Many of you know about the ongoing struggle I have been having after being diagnosed with Ovarian Cancer.  Even before the cancer, I struggled with living a clean eating and healthy lifestyle to cope with the aspects of Systemic Lupus.  Now sandwiched right before the cancer diagnosis was also a a diagnosis of Systemic Scleroderma which now labels me with a “mixed connective tissue disease” label.  Oh and by the way none of them have cures.  This makes want to find a way to live even more healthy so I’ll be around for the cures!
    Without going into a long story, many years ago after the Systemic Lupus diagnosis when I was in college and after 6 months of taking Progesterone and various other drugs, I went to my Rheumatologist (a fortunate recent referral and a truly great doctor and caring woman after several other doctors who really had no clue) and said I can’t live like this!  The Progesterone had put almost 60 pounds on me, I could no longer play racquetball (something I did 3-4 times a week) or jog (something I did 5-7 times a week after being a cross country runner in high school). It took me years just to take off that weight.   LOL at least I was a 90 pound weakling prior to the steroids!
    This great and caring doctor sighed with relief and asked me to sit down so we could talk!  Really, she just wanted to chat and chat we did for an hour and a half.  I truly believe that she changed my life forever!
    The first thing she did was refuse me a support group – I know that sounds strange, but she truly felt I was better off with my positive attitude working through the steps with guidance.  Step 1 was to change my eating habits.  Remember I was in college, always eating on the run from whatever vending machine was close and diet everything to keep from putting on any more weight.  So, she had me write down my diet for a week and guess what?  When you see it in writing you realize how much all those “a little here” and “a little there” things add up! After that realization was Step 2 – eliminate the “non food” items from my diet.  She qualified these “non food” items as anything that didn’t have a direct receptor in the body.  This included saccharin, aspartame, splenda, anything processed with ingredients the average person can’t pronounce and preserved in a box or a can.  Below is the new food pyramid in an easy to read and follow format.

    And here is an easy to follow breakdown!

    It is a personal choice, but she also asked me to stay away from pork and shellfish – you know the bottom feeders of the world that will eat anything!  As she put it, garbage in, garbage out via your kidneys and liver!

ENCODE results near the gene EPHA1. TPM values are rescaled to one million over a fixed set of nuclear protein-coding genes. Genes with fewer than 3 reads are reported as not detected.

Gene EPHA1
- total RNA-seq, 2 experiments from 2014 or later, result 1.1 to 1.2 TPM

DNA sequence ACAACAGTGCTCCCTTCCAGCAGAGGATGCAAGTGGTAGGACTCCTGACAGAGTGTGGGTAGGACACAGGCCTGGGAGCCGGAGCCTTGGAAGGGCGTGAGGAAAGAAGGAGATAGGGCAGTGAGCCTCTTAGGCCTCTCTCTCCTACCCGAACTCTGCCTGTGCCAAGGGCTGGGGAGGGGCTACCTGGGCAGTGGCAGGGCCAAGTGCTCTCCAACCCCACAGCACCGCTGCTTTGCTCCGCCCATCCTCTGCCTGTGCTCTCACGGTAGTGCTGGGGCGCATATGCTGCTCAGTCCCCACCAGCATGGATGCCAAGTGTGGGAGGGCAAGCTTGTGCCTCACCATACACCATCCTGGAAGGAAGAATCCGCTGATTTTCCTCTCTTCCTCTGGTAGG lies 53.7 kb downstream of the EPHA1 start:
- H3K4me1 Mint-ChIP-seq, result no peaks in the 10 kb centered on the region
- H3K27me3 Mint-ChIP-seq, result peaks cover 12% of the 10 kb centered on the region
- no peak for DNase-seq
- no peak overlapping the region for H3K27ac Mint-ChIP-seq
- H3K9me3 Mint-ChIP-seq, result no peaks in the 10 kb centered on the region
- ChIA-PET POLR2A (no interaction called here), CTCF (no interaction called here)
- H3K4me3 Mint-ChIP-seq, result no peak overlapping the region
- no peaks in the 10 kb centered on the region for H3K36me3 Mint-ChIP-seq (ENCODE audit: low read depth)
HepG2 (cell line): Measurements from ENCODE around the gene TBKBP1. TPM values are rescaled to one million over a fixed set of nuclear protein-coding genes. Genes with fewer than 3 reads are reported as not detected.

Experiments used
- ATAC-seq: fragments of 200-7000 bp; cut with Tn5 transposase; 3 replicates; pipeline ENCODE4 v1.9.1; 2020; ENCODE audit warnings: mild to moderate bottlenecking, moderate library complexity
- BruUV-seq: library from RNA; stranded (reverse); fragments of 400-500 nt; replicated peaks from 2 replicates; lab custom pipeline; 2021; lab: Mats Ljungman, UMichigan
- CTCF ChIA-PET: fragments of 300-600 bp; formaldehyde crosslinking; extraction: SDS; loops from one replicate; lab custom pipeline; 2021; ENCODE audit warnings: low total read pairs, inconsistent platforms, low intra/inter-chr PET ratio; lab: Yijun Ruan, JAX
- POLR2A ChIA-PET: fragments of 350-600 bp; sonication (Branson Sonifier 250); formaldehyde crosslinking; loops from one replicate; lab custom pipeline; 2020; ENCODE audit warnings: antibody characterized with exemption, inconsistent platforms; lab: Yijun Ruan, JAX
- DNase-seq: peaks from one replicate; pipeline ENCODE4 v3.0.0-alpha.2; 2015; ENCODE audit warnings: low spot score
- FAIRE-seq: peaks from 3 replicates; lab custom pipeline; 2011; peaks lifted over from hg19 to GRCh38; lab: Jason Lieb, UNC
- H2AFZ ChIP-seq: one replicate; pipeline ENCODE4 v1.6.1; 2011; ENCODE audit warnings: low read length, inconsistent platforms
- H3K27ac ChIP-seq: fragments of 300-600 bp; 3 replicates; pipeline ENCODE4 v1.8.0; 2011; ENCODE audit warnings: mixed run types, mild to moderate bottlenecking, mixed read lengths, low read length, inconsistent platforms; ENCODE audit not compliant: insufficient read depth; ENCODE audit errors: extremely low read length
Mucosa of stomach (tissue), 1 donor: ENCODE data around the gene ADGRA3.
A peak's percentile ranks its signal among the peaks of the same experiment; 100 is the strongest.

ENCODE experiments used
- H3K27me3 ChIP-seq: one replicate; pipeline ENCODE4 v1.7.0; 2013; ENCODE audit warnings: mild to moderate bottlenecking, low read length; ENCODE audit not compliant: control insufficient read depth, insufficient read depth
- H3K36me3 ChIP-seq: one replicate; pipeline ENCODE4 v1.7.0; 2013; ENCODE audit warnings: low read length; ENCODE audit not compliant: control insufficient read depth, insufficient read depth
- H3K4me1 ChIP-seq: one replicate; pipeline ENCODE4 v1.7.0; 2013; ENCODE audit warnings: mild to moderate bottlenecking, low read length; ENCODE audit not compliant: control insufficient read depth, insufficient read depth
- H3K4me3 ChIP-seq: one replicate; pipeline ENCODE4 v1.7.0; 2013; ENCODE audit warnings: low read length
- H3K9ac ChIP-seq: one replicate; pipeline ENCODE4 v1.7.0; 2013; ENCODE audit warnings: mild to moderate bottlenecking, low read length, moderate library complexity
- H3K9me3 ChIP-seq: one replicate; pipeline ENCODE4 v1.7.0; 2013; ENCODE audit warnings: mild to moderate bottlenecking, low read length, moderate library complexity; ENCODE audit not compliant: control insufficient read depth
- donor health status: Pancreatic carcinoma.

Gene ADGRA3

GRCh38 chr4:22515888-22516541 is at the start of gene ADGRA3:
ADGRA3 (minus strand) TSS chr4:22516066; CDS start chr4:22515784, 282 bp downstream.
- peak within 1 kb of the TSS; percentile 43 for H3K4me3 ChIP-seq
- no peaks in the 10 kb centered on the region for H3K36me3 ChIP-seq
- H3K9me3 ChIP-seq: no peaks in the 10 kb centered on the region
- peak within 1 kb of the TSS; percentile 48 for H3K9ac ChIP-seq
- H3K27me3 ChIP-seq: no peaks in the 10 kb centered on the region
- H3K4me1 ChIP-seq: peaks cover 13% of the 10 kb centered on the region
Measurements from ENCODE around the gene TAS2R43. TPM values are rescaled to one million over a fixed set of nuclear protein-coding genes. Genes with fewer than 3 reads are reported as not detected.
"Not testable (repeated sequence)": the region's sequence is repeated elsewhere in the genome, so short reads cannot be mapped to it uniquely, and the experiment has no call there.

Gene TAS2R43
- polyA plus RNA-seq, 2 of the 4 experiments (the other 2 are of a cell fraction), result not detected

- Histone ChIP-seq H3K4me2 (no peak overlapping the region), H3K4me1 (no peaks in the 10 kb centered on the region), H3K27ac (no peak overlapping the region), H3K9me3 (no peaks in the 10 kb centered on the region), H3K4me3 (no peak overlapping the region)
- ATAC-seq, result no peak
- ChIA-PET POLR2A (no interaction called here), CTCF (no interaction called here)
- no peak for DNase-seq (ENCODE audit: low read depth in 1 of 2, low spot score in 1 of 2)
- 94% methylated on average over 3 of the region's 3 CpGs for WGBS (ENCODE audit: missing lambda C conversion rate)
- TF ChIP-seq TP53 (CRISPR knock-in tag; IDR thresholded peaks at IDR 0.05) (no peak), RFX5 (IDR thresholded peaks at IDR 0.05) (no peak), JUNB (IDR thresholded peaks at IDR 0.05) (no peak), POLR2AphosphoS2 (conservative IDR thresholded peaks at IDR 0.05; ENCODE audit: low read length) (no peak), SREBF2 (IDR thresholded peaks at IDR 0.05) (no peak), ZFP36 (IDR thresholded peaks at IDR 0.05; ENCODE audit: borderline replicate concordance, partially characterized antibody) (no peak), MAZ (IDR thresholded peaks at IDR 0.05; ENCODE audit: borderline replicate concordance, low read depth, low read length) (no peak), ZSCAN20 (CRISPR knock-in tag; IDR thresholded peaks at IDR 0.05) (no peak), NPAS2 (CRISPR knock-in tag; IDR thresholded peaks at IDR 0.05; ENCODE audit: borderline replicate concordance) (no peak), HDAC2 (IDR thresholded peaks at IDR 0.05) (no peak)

Step 3 was to get regular exercise, proper rest and meditation to care for my whole being.  Oh and to avoid stress – yeah right, not easy in this world.  Sound advice for anyone, healthy or not!
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    So, the bottom line is that you were given only one body and despite popular belief, it cannot be easily replaced and does require the proper fuel and rest to work properly.  The easiest way is to start with a good diet.

    BUCKET LIST ~PLANS FOR THIS WEEK… BUCKET LIST

    PLANS FOR THIS WEEK…  NOT MANY!
    YOU SEE,
    TODAY I AM CELEBRATING LIFE.

    On 12-29-2010 my life changed forever with a cancer diagnosis so of course I made a BUCKET LIST.  No, not because I’m dying, but because I’m living. I’m doing well and recovering. Miracles DO happen.  Then life kinda got out of control and I forgot about it.  It is time to start thinking about it again make some fun plans.
    There are so many things I want to do before I do die, but there never seems to be enough time, money or energy so I’m making a list as I go and changing that.  I’m fortunate that I have already done so many things, but there are so many more yet to do!  I no longer stress out over the small things and they were right, they are all small things! 
    • #  1 – eat a hangover burger – 12-28-11
    • #  2 – go to a PRO football game
    • #  3 – go to a PRO hockey game
    • #  4 – finish my novels
    • #  5 – finish my cookbooks
    • #  6 – get published
    • #  7 – Go to Vermont/New England and see the changing colors in the fall
    • #  8 – Go to Disneyworld/Epcot Center
    • #  9 – Go to an Olympics
    • #10 – Get a postcard series of pictures published
    • #11 – Go white water rafting
    • #12 – Go Deep Sea Fishing (if only for the pictures)
    • #13 – Design and publish a quilt pattern
    • #14 – Travel 1st Class
    • #15 – …
    Every time I update this list I will change to the current date to show my progress.